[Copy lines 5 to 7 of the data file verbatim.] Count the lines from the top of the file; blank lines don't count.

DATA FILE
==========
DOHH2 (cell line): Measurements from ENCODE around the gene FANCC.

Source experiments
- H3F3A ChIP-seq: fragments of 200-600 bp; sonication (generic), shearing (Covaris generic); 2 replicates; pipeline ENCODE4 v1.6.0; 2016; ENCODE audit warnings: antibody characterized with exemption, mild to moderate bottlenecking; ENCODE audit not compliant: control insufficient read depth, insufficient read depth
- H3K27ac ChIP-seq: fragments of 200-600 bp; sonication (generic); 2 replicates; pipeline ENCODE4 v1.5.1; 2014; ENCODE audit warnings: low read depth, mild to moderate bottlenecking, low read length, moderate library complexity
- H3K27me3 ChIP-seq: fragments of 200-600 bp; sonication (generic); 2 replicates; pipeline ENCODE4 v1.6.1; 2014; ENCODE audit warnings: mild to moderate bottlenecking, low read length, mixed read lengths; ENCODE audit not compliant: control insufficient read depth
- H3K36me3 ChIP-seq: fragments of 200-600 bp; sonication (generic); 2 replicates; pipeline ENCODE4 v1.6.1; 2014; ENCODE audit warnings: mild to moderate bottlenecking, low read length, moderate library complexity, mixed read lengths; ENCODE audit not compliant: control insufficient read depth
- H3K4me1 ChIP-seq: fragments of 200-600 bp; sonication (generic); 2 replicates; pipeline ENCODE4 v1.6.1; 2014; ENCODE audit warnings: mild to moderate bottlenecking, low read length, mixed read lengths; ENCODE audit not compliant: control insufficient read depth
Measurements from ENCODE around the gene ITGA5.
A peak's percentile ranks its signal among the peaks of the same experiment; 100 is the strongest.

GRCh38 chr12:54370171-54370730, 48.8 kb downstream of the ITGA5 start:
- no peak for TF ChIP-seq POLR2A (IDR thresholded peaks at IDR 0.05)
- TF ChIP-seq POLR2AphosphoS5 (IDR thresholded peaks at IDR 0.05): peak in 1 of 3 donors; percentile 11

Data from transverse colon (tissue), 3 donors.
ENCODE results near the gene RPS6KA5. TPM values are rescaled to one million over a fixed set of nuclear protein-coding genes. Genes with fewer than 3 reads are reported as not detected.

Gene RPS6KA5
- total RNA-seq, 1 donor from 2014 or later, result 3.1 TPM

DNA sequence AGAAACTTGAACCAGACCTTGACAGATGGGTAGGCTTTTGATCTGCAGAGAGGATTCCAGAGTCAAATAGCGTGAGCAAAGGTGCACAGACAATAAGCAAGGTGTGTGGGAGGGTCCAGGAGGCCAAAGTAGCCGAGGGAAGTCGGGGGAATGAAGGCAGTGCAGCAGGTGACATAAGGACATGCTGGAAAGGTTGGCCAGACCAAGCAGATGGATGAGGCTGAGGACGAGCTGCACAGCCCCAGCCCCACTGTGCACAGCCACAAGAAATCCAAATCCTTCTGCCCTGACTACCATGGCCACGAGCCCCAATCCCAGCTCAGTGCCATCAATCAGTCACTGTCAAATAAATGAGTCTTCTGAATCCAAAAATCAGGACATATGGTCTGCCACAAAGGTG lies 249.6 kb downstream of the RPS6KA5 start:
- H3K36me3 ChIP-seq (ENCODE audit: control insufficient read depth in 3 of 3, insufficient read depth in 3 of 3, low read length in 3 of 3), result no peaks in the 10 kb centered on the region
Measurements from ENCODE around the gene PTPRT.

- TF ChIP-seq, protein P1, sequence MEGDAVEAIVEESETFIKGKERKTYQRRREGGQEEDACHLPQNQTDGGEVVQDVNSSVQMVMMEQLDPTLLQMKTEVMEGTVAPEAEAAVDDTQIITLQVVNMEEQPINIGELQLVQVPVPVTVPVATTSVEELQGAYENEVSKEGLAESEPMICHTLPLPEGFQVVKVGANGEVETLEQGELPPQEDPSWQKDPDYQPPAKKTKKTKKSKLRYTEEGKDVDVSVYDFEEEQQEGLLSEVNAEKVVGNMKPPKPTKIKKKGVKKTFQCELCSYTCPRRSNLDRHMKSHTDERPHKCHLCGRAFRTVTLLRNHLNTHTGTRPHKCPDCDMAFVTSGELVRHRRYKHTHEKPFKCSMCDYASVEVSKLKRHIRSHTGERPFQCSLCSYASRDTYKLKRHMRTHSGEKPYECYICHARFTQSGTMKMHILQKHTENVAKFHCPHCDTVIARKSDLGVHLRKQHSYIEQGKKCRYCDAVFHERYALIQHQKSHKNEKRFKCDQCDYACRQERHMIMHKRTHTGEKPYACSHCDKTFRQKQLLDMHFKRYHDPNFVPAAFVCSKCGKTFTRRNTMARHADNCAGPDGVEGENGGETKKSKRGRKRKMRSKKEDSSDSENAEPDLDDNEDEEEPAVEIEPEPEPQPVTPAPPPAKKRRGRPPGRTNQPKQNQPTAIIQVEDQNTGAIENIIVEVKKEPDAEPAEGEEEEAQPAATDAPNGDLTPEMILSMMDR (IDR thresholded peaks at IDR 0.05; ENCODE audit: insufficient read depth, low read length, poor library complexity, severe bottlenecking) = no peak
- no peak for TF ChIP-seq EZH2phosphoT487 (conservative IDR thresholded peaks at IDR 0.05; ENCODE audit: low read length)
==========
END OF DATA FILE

- H3K27me3 ChIP-seq: fragments of 200-600 bp; sonication (generic); 2 replicates; pipeline ENCODE4 v1.6.1; 2014; ENCODE audit warnings: mild to moderate bottlenecking, low read length, mixed read lengths; ENCODE audit not compliant: control insufficient read depth
- H3K36me3 ChIP-seq: fragments of 200-600 bp; sonication (generic); 2 replicates; pipeline ENCODE4 v1.6.1; 2014; ENCODE audit warnings: mild to moderate bottlenecking, low read length, moderate library complexity, mixed read lengths; ENCODE audit not compliant: control insufficient read depth
- H3K4me1 ChIP-seq: fragments of 200-600 bp; sonication (generic); 2 replicates; pipeline ENCODE4 v1.6.1; 2014; ENCODE audit warnings: mild to moderate bottlenecking, low read length, mixed read lengths; ENCODE audit not compliant: control insufficient read depth